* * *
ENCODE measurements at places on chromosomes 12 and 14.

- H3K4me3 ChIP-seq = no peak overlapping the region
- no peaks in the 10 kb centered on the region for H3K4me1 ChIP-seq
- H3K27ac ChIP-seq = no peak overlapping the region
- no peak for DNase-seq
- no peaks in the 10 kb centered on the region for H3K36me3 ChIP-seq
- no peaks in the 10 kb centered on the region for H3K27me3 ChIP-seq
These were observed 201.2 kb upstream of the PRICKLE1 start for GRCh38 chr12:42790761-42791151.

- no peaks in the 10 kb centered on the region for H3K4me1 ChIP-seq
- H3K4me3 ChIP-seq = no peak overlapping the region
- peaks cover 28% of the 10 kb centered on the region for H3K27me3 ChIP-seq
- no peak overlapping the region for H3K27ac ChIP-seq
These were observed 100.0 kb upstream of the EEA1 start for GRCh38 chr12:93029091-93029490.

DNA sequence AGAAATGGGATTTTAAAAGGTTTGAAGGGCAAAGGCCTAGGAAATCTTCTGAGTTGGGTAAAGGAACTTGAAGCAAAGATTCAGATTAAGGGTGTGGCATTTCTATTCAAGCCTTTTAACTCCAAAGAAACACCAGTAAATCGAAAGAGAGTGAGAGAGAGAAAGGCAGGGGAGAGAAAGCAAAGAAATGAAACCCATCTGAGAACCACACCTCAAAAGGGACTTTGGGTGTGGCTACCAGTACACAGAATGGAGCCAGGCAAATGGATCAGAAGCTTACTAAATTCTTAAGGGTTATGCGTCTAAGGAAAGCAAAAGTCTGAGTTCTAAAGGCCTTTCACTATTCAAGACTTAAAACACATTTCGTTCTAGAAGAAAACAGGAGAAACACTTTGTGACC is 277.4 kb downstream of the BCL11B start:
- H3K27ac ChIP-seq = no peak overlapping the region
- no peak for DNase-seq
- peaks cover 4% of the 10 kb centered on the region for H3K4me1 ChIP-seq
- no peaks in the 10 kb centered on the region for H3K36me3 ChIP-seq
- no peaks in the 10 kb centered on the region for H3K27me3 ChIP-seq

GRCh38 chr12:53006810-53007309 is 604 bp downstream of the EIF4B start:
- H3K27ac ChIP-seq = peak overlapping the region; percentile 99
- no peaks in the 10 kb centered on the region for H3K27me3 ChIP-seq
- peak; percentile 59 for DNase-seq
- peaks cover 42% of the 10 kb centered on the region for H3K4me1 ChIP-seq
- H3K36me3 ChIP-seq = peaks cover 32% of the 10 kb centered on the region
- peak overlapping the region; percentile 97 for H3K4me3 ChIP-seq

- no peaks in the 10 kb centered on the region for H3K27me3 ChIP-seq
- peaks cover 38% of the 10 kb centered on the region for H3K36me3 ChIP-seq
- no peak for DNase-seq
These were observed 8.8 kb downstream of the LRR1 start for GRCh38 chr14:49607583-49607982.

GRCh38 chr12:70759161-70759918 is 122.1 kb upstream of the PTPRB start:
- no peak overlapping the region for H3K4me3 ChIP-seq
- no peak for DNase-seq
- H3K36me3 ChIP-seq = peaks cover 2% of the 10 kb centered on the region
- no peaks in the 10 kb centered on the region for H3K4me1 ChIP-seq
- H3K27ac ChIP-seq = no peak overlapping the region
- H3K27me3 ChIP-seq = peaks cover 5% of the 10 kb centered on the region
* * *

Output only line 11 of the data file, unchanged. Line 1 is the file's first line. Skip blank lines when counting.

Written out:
- peaks cover 28% of the 10 kb centered on the region for H3K27me3 ChIP-seq